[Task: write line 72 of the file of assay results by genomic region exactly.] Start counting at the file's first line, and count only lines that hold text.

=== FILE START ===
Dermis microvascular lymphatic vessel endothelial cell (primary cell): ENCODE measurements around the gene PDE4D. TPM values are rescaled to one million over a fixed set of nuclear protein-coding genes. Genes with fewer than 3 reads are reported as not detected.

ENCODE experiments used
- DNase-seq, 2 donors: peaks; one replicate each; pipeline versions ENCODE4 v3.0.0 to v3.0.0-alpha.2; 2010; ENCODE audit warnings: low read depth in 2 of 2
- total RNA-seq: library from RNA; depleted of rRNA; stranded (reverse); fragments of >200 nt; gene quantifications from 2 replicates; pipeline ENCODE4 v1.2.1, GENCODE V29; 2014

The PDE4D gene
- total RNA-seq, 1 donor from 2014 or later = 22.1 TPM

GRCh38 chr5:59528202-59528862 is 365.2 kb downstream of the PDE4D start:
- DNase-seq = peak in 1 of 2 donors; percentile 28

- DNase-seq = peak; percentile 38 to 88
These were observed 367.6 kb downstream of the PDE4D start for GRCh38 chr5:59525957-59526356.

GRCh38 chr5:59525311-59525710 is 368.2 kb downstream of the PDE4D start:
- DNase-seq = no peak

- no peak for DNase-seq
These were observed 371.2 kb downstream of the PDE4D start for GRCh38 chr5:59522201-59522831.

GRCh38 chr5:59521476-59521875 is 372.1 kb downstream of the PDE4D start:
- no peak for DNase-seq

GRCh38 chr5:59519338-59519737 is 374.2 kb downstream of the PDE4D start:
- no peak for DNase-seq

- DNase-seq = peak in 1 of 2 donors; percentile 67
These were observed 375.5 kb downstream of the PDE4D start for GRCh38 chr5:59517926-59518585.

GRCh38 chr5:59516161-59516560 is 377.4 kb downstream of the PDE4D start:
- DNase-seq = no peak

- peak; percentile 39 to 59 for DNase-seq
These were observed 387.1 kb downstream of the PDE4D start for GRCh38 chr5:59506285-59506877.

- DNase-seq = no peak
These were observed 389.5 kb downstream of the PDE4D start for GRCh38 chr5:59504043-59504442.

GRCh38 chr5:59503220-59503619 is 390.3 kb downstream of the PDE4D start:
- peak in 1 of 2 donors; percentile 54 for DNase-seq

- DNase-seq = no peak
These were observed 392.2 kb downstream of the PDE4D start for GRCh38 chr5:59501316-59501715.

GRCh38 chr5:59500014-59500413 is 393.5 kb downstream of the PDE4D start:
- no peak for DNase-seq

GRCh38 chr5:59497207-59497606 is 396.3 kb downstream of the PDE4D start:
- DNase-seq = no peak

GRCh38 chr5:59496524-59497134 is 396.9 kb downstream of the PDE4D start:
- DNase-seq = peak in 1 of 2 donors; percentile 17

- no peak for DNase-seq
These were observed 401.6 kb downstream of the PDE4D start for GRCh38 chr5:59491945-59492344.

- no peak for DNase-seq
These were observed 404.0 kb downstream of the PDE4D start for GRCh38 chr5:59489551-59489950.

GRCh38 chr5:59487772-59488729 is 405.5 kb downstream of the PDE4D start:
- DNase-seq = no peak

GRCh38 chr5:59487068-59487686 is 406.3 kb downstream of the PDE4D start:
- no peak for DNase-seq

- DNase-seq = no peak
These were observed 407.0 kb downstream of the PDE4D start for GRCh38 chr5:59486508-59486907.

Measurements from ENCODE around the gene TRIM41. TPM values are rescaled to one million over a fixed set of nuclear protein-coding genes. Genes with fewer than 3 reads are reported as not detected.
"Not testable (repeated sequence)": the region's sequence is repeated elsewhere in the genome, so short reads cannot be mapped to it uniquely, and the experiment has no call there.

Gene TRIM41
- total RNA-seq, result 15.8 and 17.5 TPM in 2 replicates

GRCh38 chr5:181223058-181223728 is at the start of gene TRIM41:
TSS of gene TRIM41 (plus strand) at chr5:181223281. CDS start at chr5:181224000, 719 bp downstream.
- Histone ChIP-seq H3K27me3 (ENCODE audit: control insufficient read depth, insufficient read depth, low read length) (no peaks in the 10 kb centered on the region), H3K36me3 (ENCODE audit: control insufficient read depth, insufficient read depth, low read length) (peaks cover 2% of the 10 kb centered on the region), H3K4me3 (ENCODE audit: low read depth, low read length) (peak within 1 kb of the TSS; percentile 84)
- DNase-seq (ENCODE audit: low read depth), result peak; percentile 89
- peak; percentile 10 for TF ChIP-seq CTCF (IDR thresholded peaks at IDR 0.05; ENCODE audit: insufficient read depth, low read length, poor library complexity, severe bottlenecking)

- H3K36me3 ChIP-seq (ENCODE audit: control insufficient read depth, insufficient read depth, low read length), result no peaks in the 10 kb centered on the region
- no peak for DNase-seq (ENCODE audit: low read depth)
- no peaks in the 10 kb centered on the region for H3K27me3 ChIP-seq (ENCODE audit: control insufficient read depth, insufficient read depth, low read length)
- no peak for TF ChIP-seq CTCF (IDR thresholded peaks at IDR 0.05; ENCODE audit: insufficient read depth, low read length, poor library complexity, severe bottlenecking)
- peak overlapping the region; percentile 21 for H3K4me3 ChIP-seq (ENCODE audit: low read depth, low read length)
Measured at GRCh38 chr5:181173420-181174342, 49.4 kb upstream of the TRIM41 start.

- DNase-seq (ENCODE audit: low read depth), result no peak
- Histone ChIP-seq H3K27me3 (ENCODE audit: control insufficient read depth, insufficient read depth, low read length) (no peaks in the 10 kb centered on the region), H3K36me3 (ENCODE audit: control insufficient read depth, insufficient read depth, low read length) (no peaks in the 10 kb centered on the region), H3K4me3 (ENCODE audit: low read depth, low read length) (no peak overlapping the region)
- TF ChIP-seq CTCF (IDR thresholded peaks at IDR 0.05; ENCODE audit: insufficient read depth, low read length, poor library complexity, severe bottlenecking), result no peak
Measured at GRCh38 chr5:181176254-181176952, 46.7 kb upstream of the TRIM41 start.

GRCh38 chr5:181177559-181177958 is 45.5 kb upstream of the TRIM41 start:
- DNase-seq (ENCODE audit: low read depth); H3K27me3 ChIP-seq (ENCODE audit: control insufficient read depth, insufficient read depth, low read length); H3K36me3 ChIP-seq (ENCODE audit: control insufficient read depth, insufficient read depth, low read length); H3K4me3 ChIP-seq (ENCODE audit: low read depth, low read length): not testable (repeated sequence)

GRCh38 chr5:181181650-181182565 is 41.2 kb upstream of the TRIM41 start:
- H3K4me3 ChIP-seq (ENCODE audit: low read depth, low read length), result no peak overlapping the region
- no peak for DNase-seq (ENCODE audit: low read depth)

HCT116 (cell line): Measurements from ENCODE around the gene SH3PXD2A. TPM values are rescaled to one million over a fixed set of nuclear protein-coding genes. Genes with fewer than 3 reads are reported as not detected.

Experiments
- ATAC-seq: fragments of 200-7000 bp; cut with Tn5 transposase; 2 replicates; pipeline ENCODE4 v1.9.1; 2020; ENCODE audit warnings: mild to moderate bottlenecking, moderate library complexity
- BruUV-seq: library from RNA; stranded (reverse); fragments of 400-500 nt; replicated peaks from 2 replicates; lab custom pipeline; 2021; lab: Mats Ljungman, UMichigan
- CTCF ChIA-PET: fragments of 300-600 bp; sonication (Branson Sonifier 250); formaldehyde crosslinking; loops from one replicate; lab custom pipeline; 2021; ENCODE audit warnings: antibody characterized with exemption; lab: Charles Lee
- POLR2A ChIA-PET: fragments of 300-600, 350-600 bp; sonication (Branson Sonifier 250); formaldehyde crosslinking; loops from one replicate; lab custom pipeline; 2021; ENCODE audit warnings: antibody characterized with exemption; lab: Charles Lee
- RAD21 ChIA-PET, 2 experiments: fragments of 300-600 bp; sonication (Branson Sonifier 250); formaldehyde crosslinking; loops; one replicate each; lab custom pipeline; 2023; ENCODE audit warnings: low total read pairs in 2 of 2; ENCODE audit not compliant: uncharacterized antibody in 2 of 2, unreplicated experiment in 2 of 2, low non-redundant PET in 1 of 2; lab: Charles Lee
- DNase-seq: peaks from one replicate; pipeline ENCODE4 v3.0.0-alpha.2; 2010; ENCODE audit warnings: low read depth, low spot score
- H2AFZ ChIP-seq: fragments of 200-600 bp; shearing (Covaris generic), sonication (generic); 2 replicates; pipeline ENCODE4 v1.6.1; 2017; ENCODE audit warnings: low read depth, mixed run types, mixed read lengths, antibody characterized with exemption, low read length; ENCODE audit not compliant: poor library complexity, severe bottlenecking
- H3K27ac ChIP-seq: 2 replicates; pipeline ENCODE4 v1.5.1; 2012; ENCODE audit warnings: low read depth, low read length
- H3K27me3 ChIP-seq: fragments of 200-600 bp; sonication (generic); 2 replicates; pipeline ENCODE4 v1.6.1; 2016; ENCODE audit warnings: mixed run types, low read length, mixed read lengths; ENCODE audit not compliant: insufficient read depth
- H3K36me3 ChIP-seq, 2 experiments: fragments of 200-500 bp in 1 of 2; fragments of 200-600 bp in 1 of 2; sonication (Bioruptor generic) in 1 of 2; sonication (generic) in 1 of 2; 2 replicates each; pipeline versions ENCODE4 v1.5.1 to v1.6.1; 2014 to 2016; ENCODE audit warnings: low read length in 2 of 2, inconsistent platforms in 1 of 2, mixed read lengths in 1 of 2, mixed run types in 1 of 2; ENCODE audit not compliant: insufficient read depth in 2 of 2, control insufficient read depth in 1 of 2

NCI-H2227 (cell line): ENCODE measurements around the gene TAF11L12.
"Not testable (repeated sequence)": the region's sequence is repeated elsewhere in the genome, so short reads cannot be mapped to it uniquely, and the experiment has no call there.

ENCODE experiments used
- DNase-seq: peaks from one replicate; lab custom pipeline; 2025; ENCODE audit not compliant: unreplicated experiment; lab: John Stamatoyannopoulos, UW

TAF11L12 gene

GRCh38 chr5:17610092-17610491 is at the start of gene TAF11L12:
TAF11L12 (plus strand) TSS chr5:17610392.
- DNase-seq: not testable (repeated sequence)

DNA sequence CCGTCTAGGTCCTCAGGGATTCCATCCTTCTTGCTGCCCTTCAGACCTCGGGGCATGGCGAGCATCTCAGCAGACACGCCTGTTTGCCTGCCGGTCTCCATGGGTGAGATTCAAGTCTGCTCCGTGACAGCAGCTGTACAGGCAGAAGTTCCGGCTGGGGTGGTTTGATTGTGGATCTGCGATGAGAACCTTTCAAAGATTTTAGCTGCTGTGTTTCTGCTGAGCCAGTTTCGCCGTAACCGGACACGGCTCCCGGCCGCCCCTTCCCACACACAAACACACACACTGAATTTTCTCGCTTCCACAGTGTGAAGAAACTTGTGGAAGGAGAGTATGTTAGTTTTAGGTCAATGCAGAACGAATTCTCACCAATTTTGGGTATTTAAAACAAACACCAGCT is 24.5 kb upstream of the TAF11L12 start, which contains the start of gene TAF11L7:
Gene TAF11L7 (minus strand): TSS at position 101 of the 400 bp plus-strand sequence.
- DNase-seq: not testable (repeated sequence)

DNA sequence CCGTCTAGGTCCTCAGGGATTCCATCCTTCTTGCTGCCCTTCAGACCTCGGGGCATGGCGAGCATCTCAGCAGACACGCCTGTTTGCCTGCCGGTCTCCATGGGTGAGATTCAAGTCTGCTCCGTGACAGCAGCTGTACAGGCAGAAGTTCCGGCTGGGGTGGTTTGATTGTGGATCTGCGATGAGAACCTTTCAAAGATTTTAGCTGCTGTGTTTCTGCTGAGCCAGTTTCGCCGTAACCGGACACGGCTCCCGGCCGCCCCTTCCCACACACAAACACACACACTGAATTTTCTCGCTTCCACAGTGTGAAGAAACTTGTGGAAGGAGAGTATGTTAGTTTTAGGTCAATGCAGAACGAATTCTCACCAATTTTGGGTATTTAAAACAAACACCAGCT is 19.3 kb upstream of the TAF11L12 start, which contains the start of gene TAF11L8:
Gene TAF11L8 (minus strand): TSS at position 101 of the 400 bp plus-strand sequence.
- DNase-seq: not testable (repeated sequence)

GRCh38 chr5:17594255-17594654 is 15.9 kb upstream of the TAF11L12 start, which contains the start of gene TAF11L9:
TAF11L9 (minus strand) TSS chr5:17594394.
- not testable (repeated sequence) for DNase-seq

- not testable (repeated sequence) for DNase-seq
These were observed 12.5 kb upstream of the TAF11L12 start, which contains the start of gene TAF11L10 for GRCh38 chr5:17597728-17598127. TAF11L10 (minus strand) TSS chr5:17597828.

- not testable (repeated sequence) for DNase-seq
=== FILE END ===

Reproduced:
Experiments